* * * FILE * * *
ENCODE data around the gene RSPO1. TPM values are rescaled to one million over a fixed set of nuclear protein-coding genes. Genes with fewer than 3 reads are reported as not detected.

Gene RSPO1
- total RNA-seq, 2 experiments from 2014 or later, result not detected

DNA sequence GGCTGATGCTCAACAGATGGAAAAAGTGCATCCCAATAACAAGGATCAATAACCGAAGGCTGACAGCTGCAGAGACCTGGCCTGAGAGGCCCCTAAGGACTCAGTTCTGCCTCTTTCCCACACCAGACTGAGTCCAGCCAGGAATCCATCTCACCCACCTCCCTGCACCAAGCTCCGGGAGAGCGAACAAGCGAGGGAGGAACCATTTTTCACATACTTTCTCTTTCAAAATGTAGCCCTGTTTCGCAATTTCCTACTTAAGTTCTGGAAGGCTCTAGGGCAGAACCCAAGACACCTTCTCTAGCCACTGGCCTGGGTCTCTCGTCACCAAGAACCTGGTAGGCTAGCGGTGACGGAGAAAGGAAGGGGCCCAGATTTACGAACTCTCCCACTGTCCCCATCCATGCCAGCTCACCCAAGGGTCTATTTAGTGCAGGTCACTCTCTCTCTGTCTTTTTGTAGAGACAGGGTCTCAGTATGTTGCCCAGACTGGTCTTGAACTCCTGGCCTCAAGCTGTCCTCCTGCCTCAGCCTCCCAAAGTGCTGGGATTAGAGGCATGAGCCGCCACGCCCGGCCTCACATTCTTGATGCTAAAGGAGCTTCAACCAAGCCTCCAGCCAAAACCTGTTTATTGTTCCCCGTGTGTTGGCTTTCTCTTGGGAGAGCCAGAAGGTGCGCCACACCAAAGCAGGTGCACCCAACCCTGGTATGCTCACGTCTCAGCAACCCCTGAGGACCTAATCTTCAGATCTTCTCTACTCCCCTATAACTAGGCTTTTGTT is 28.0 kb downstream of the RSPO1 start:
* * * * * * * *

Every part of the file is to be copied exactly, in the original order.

ENCODE data around the gene RSPO1. TPM values are rescaled to one million over a fixed set of nuclear protein-coding genes. Genes with fewer than 3 reads are reported as not detected.

Gene RSPO1
- total RNA-seq, 2 experiments from 2014 or later, result not detected

DNA sequence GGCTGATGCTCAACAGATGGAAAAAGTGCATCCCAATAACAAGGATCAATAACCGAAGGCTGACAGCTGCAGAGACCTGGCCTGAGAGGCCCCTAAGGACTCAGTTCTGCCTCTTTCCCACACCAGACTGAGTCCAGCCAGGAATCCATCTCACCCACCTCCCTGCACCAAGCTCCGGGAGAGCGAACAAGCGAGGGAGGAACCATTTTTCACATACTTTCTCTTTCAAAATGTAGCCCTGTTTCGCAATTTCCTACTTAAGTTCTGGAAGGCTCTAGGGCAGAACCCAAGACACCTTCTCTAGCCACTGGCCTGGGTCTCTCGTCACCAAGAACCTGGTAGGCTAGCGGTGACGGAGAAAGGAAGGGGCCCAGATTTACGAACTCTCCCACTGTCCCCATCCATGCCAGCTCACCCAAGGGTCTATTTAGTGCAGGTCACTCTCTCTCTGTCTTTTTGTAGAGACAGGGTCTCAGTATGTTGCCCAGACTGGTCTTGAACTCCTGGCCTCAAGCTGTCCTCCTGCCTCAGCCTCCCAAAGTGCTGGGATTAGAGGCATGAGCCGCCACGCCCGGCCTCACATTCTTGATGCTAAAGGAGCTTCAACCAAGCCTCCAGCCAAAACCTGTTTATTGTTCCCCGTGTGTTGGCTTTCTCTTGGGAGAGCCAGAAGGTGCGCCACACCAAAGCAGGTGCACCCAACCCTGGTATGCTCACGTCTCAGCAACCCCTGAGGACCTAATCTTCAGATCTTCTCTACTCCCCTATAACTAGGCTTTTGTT is 28.0 kb downstream of the RSPO1 start: